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Bion. Master, a mercatantè, or a pedant,
Luc. And what of him, Tranio?
Tra. If he be credulous, and trust my tale,
[Exeunt Lucentio, and Bianca.
Enter a Pedant.
you are welcome. Travel
you far on, or are you at the farthest ?
countryman, ? Ped. Of Mantua.
Tra. Of Mantua, sir?-marry, God forbid ! And come to Padua, careless of your life?
Ped. My life, sir! how, I pray? for that goes hard.
Tra. 'Tis death for any one in Mantua To come to Padua ; Know you not the cause? Your ships are staid at Venice; and the duke (For private quarrel 'twixt your duke and him) Hath publish'd and proclaim'd it openly: 'Tis marvel; but that you're but newly come, You might have heard it else proclaim'd about.
Ped. Alas, sir, it is worse for me than fo; For I have bills for money by exchange
a mercatantè, or a pedant,]-a merchant, or a teacher of languages. surely like a father.]-he cuts a very fatherly figure.
From Florence, and must here deliver them.
Tra. Well, sir, to do you courtesy,
Ped. Ay, fir, in Pifa have I often been
Ped. I know him not, but I have heard of him;
Tra. He is my father, sir; and, footh to say, In countenance somewhat doth refernble
you. Bion. As much as an apple doth an oyster, and all one.
[-Afide. Tra. To save your life in this extremity, This favour will I do you for his fake ; And think it not the worst of all your fortunes, That
you are like to fir Vincentio. His name and credit shall you undertake, And in my house you shall be friendly lodg'd ; Look that you take upon you as you should ; You understand me, sir ;-so shall you stay 'Till you
have done your business in the city : If this be courtesy, fir, accept of it. Ped. Oh, sir, I do; and will repute you ever
my life and liberty. Tra. Then
with me, to make the matter good. This, by the way,
I let you understand ;My father is here look'd for every day, To pass assurance of a dower in marriage 'Twixt me and one Baptista's daughter here: In all these circumstances I'll instruct you: Go with me, fir, to cloath you as becomes you. [Exeunt.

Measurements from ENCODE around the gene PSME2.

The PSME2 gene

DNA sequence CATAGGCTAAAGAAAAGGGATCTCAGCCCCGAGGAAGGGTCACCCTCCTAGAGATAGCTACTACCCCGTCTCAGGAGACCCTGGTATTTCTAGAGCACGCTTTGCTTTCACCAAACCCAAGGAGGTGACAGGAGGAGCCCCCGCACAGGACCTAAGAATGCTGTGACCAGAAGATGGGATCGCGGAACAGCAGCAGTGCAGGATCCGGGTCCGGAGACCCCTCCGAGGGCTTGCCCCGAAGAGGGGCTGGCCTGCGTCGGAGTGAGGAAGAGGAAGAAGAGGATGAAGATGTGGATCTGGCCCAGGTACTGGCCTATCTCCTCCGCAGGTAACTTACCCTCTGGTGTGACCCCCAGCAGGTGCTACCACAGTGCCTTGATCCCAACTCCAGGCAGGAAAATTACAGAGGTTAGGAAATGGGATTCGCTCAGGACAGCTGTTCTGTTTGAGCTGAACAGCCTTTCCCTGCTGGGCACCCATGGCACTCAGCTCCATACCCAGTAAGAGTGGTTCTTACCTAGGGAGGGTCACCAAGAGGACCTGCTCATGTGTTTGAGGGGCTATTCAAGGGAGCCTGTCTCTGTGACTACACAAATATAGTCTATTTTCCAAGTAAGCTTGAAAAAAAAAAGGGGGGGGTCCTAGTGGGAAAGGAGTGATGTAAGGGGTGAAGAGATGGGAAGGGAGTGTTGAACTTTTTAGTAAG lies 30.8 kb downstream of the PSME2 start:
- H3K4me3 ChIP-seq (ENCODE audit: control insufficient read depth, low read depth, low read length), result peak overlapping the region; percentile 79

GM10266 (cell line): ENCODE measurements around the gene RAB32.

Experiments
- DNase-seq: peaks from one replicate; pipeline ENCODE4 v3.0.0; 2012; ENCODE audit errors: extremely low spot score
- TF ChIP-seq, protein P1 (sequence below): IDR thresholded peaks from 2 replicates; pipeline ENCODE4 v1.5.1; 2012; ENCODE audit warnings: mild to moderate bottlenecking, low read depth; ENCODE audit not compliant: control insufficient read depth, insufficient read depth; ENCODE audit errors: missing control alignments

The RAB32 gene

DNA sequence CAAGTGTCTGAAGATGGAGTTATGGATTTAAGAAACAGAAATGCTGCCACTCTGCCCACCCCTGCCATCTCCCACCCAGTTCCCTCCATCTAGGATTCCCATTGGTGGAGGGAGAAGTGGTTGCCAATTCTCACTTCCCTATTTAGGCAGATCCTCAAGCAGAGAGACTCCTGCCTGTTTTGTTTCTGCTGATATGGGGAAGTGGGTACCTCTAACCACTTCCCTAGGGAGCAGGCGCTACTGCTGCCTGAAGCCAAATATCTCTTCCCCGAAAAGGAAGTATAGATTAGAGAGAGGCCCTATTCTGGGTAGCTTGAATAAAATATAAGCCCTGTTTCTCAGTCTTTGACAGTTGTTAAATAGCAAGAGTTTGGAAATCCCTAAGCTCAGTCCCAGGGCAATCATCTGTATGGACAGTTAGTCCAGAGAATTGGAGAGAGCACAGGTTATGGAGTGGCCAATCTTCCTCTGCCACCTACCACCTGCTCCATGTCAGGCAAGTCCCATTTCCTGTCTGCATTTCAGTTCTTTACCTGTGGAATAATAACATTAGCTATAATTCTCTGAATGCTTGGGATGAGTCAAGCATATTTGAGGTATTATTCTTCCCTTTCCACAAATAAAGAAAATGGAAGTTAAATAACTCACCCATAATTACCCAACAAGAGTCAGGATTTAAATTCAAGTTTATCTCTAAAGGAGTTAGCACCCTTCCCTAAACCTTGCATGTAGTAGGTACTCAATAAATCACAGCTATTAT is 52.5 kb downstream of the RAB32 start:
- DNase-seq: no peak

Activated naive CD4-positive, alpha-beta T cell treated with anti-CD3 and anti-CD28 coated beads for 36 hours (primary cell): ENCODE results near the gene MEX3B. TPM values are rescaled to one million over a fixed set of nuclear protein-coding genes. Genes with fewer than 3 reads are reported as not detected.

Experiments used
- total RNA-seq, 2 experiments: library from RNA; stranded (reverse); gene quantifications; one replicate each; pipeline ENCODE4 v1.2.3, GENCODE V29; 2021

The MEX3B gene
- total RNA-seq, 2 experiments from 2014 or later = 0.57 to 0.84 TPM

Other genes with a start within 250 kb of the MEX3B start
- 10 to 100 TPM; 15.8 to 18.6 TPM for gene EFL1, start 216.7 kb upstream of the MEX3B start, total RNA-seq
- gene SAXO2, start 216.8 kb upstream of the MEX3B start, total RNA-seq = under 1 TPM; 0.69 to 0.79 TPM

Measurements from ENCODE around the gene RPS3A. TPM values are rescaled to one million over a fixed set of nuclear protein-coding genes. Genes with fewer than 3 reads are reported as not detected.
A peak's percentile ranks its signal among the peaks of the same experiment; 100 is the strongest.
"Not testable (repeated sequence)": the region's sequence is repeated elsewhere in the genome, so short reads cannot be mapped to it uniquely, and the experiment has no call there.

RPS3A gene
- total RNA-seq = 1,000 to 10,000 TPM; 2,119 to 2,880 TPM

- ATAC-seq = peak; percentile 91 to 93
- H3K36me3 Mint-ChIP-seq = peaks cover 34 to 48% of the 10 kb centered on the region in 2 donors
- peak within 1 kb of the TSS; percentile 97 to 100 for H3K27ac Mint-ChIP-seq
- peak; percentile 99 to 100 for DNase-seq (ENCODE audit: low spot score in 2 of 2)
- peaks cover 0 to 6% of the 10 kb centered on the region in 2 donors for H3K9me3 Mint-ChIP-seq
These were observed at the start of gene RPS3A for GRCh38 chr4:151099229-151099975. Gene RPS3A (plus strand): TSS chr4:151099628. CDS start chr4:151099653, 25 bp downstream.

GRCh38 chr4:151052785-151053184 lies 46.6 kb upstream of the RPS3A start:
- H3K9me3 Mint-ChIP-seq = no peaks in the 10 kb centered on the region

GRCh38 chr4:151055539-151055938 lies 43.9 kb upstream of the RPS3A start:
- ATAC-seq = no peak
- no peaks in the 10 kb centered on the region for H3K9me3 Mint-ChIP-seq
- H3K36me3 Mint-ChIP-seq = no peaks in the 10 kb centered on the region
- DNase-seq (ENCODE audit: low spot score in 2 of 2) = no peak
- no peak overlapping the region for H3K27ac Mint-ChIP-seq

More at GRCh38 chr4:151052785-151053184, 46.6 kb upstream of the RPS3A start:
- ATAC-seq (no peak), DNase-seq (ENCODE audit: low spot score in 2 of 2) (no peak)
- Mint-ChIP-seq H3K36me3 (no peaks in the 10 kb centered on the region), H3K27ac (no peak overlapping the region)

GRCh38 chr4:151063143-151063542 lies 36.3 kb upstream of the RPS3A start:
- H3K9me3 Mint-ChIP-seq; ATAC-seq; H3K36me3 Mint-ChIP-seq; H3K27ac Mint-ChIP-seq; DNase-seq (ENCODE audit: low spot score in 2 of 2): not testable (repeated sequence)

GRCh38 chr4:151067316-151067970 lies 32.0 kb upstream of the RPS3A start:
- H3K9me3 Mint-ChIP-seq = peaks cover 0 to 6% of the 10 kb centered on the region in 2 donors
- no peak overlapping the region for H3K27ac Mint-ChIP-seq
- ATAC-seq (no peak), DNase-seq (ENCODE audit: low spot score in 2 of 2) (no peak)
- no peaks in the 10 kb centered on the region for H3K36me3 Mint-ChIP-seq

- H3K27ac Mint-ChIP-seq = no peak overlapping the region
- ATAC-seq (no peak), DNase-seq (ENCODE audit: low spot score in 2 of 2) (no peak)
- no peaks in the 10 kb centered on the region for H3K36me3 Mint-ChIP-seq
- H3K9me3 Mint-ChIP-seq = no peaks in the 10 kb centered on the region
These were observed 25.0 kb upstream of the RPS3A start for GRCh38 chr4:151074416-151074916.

pass asurance)-make a conveyance.
Enter Katharine, and Grumio.
Kath. The more my wrong, the more his spite appears :
Gru. What say you to a neat's foot ?
Gru. I fear, it is too phlegmatick a meat :-
Kath. I like it well; good Grumio, fetch it me.
Gru. I cannot tell ; I fear 'tis cholerick.
Kath. A dish that I do love to feed upon.
Gru. Nay, then I will not; you shall have the muftard, Or else you get no beef of Grumio.
Kath. Then both, or one, or any thing thou wilt.
Kath. Go, get thee gone, thou false deluding Nave,
[Beats him. That feed'st me with the very name of meat : Sorrow on thee, and all the pack of you, That triumph thus upon my misery! Go, get thee gone, I say.
Enter Petruchio and Hortensio, with meat. Pet. How fares my Kate ? What sweeting all amort? Hor. Mistress, what cheer? Kath. 'Faith, as cold as can be.
Pet. Pluck up thy spirits, look chearfully upon me. Here, love, thou see'st how diligent I am, To dress thy meat myself, and bring it thee : I am sure, sweet Kate, this kindness merits thanks. What, not a word ? Nay then, thou lov'st it not ; And all my pains' is forced to no proof: Here, take away this dish.
Kath. I pray you, let it stand.
Pet. The poorest service is repaid with thanks; And so fall mine, before you touch the meat.
Kath. I thank you, sir.
Hor. Signior Petruchio, fye! you are to blame : Come, mistress Kate, I'll bear you company.
Pet. Eat it up all, Hortensio, if thou lov'st me.--[Afide. Much good do it unto thy gentle heart ! Kate, eat apace :-And now, my honey love, Will we return unto thy father's house; And revel it as bravely as the best, With filken coats, and caps, and golden rings, Wich ruffs, and cuffs, and fardingals, 8 and things;
all amort?]-in the dumps. is forted to no proof :]-taken to no purpose. 8 and things ; ]-toys, trinkets.
With scarfs, and fans, and double change of bravery,
sir? Hab. Here is the cap your worship did bespeak.
Pet. Why, this was moulded on a porringer;
Kath. I'll have no bigger ; this " doth fit the time,
Pet. When you are gentle, you shall have one too, And not 'till then. Hor. That will not be in haste.
[Afide. Kath. Why, sir, I trust, I may have leave to speak; And speak I will ; I am no child, no babe : Your betters have endur'd me say my mind; And, if you cannot,
best you stop your ears.
Pet. Why, thou say'st true; it is a paltry cap,
doth fit the time, ]-is in fashion.
like the cruft of a custard.